Funding the recovery and reconstruction process: The government has projected it would take 3-5 years to complete the rehabilitation and reconstruction task and fully restore the services and livelihoods. This effort will cost approximately US $ 2.2 billion. The international community has committed US $ 2.1 billion and an estimated US $ 0.6 billion has been disbursed. In addition, debt relief/ moratorium and balance of payments support have also been received. Based on a clear assessment of the experience so far remaining gaps will be identified and corrective action will be taken to ensure the speediest recovery.
Getting people back to their homes: Displaced families were sheltered in emergency accommodations. It was recognized that the construction of more than 98,000 permanent houses would take time, and transitional shelters were required in the interim. The government declared a buffer zone of 100 meters from the high water line in the south and southwest 200 meters in the north and east, where reconstruction of permanent houses was restricted. The buffer zone has been a critical issue in the recovery process.
Out of the targeted 60,000 transitional shelters, some 54,102 have been completed and 1,948 are nearing completion allowing internally-displaced persons (IDPs) to move out of tents. This significant achievement is the result of a concerted effort of the government and development partners. However, the quality of these transitional shelters sometimes may not have been to one’s expectations. Upgrading has been underway and a programme of care and maintenance is being implemented. Simultaneously, two programmes for permanent housing to repair or rebuild damaged houses were also introduced. For people living outside the buffer-zone, under a homeowner driven programme financial support is being provided to 66,525 families. Thus far, the first of four installments has been released to 83.5% of these families. Subsequent installments are being progressively disbursed. For people previously living within the buffer zone, a donor-built housing resettlement programme is underway. Some 32,000 families will be assigned housing in new locations with the necessary facilities. As of 13 December , some 10,707 units were under construction, and 4,299 completed. In addition, a large number of shelters and houses constructed by others including Buddhist temples, individuals, private sector and other organizations remain within public knowledge although not formally reported to the center.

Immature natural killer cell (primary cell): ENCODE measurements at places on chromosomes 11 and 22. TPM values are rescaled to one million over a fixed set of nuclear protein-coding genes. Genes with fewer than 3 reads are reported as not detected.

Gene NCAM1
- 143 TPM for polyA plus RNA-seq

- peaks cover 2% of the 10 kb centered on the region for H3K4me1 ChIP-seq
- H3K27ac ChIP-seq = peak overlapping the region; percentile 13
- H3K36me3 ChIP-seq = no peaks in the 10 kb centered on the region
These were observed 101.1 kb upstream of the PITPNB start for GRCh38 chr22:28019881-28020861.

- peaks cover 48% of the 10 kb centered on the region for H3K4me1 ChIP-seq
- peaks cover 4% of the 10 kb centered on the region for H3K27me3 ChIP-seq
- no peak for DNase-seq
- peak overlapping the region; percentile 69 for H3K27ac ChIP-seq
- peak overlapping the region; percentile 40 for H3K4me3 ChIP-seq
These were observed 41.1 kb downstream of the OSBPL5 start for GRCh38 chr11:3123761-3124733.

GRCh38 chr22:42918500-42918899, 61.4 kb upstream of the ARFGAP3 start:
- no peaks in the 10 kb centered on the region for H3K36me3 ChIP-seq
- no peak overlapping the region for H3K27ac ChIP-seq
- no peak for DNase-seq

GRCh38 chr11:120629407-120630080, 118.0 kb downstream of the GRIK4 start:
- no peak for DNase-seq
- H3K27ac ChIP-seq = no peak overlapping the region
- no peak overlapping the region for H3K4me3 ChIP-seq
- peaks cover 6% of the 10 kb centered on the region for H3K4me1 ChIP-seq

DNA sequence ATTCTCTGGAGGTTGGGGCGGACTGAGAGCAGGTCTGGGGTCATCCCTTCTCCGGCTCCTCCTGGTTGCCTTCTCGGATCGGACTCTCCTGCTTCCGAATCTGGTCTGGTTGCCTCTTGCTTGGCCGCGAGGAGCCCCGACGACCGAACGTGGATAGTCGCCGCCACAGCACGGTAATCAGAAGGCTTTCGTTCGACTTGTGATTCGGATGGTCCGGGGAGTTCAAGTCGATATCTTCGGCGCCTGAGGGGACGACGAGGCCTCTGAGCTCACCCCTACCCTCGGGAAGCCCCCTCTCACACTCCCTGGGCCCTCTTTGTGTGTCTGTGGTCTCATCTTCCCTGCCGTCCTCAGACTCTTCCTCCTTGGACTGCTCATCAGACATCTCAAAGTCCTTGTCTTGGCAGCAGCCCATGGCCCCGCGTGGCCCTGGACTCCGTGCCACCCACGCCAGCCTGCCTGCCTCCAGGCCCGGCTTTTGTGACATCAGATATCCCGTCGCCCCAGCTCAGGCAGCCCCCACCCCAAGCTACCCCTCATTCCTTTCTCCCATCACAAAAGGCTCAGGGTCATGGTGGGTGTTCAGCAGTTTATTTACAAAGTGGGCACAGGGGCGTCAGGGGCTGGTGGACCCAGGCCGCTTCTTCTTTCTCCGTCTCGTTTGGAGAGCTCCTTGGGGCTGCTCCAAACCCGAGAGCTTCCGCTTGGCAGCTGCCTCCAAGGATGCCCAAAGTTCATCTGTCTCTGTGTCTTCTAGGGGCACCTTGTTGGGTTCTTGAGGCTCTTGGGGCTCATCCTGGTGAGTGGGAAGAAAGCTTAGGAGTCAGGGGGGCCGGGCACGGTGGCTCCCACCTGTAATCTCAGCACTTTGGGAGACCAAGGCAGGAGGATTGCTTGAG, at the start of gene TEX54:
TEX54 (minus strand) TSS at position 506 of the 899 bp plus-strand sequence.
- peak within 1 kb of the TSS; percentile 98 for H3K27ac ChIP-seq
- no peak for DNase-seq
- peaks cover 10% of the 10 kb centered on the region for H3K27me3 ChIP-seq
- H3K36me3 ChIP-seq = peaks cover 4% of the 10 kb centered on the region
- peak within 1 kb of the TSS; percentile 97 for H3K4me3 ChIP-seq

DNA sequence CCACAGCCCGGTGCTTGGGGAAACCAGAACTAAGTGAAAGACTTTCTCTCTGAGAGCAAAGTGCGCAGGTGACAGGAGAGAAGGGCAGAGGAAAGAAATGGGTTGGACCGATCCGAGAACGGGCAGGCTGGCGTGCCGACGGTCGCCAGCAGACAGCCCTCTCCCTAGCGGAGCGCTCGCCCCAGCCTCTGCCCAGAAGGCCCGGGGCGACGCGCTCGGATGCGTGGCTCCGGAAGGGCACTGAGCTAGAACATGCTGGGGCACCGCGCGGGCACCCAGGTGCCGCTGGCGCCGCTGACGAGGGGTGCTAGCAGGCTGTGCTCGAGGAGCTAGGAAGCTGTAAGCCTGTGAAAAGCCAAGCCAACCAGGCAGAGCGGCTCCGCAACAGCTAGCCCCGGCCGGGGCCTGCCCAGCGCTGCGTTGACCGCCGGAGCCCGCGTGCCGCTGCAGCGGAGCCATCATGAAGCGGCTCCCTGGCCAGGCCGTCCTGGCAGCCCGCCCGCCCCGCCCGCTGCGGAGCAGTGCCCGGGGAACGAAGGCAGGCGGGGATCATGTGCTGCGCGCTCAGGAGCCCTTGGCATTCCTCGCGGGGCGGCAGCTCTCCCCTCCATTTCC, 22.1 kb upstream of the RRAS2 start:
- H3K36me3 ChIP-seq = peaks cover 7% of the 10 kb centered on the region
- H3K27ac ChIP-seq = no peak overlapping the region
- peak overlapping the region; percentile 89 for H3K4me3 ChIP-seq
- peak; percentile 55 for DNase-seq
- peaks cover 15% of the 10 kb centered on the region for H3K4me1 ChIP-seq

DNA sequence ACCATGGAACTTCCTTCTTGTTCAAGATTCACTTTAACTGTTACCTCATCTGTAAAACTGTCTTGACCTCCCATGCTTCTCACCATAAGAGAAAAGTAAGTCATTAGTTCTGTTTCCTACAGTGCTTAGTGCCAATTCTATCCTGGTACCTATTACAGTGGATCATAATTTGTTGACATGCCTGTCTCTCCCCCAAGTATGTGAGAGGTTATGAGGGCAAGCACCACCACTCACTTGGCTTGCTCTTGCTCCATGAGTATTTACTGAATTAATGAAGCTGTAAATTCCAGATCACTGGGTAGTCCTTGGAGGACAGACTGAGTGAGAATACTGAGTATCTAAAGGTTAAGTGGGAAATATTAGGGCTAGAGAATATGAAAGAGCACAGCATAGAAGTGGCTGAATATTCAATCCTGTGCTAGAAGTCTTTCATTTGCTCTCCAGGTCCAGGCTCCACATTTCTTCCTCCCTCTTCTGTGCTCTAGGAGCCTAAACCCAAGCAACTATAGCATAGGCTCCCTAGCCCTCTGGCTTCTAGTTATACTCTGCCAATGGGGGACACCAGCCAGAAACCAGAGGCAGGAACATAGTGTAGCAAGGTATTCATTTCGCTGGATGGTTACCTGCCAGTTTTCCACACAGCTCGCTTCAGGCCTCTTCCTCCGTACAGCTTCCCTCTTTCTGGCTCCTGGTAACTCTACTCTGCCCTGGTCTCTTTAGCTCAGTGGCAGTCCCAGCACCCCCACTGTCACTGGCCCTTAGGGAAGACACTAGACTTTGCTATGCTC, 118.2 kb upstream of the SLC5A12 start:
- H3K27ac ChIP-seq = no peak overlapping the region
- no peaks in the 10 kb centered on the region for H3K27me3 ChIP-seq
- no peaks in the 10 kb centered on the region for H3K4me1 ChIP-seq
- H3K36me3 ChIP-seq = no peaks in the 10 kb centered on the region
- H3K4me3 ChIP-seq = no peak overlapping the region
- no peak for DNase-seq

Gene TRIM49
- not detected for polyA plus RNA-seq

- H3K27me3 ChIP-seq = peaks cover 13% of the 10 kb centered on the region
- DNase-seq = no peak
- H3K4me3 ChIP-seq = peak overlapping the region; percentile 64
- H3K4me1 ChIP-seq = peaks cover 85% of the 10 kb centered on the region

In spite of the progress made, notable shortcomings and areas for further improvements need to be mentioned. Accordingly, consultation and communication between beneficiaries, local governments and development partners must be improved. Some families remain uncertain about their future housing options or whether they are not eligible under the ongoing programmes. Further challenges remain such as undersupply in certain areas, additional demands for housing with the recent revision of buffer zone regulations, construction capacity, time constraints and rising prices of building materials. These issues are being addressed.
Full report (pdf* format - 834 KB)